Looking past the performance dips, Hyrule Warriors: Age of Calamity at first glance, is another competent entry into the Warriors series of hack and slash games, yet what sets it apart, more than anything is its firm reliance on narrative. I haven’t played every single entry into the Legend of Zelda series — yet, I can guarantee that Age of Calamity features the most dialogue in a Zelda game ever, most of which are fully voiced and articulated.
2017’s The Legend of Zelda: Breath of the Wild’s story was mostly told through accounts from side characters and flashbacks, which aided in building a sense of mystique as players explored the post-war world of Hyrule. Unfortunately, this left some of the more prominent characters, in particular, the Champions/Divine Beast pilots feeling underdeveloped and utilized. With Age of Calamity, players will be delighted to find that every character, including some brand new faces have more than enough screen to time properly flesh them out and give them a sense of character that goes beyond just their designs.
As Age of Calamity is set 100 years prior to the events of Breath of the Wild, fan’s can look forward in seeing some familiar faces that don brand new (or I guess old) designs that show them at their peak before Calamity Ganon’s destruction took hold of Hyrule. And yes, the new friendly egg-shaped Guardian character present in the game is as close as Nintendo will come to in having a Star Wars droid, complete with teapot-esque beeps and boops.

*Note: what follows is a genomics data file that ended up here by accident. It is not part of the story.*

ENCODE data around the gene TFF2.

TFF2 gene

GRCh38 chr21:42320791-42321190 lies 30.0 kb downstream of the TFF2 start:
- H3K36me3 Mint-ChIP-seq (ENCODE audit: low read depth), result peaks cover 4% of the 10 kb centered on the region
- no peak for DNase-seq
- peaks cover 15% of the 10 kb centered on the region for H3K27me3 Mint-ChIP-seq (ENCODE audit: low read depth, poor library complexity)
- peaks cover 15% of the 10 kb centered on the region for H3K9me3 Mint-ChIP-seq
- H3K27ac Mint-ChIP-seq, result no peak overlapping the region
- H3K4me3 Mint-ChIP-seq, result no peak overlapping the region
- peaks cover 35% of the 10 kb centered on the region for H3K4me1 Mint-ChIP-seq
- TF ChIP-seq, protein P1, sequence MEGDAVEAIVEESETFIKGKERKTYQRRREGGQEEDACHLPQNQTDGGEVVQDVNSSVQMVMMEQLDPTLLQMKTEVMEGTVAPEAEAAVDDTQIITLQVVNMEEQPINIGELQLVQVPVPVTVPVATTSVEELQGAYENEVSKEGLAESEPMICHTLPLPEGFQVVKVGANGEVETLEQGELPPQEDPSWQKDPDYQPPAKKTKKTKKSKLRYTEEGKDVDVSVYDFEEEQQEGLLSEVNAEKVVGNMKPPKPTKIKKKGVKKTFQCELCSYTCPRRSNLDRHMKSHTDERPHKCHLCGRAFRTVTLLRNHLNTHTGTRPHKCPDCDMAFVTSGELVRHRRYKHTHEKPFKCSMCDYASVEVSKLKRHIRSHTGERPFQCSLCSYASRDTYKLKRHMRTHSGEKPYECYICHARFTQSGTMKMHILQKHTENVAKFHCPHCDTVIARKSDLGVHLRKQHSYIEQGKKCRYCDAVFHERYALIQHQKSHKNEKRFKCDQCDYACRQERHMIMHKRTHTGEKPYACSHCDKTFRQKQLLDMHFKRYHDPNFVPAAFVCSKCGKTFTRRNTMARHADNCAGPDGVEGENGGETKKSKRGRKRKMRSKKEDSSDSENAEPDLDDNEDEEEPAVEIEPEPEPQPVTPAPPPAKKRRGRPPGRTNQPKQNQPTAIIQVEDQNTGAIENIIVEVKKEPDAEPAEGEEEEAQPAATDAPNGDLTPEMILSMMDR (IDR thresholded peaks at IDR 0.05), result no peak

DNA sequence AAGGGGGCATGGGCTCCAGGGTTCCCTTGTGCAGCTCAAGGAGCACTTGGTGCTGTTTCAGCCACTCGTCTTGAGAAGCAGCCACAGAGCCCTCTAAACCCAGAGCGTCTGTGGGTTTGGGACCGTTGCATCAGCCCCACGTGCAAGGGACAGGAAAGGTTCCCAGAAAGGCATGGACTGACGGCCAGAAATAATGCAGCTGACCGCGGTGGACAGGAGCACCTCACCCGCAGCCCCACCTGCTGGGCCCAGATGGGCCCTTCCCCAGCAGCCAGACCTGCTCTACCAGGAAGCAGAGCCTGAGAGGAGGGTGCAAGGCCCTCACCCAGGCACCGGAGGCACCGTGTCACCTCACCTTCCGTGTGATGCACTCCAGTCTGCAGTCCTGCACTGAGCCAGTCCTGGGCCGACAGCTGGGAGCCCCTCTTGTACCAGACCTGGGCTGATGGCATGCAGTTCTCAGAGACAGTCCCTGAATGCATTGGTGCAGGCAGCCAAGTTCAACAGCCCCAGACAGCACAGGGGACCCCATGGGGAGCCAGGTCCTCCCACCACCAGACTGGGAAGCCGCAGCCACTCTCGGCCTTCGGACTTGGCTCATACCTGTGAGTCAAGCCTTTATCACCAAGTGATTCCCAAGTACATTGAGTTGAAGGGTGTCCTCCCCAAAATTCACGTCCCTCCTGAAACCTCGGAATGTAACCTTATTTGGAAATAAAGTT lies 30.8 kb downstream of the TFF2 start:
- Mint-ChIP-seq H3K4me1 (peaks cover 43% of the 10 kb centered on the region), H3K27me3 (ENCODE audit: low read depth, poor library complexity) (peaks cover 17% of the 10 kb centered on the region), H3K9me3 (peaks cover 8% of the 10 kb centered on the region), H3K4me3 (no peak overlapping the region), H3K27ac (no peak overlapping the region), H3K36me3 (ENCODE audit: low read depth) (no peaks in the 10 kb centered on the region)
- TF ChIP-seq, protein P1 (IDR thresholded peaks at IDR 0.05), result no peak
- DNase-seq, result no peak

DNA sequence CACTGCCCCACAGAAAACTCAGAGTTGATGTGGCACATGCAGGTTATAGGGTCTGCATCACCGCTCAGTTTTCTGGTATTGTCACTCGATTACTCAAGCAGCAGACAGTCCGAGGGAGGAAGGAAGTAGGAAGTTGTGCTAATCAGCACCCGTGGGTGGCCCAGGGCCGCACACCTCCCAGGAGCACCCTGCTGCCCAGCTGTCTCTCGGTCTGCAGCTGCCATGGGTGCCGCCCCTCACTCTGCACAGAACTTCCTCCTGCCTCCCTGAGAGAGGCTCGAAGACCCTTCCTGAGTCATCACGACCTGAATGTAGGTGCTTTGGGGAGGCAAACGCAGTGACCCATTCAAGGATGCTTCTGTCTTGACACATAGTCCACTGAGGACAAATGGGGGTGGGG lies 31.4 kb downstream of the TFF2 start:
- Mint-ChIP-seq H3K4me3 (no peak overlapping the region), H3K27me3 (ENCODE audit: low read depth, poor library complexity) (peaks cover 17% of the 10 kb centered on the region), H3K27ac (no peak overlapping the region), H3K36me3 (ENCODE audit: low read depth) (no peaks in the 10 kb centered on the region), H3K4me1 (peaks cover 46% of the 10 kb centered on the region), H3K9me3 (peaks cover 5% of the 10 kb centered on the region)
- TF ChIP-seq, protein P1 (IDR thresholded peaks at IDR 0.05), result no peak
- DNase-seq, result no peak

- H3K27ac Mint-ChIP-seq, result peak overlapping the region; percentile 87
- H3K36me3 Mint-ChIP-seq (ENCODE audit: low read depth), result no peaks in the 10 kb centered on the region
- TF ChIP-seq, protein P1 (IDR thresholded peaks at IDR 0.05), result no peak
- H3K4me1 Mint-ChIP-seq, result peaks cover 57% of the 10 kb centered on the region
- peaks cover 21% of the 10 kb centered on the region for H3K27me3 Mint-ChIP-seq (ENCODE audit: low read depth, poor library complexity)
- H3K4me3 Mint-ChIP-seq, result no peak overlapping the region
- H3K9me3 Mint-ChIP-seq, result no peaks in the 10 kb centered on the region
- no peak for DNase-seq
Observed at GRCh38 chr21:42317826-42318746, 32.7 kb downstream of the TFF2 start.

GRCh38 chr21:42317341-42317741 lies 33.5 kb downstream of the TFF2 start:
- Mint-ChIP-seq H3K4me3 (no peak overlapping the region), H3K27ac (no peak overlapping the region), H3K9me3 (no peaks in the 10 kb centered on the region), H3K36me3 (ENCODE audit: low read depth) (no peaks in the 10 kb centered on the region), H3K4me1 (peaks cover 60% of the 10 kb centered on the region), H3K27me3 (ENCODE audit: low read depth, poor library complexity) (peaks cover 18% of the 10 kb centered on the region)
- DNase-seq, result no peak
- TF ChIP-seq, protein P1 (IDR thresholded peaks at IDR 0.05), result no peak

In terms of the actual gameplay, the diversity in characters works well, with Link being what you’d expect, a powered-up and exaggerated version of himself complete with the unique ability to change armour and weapon types ala Breath of the Wild. The Divine Beast pilots are rightfully more attractive, with each of the four characters feeling distinct and true to their species and fighting styles.
Additional characters include the likes of Zelda and Hetsu, who feature their own unique move sets that help set them apart from the Champions.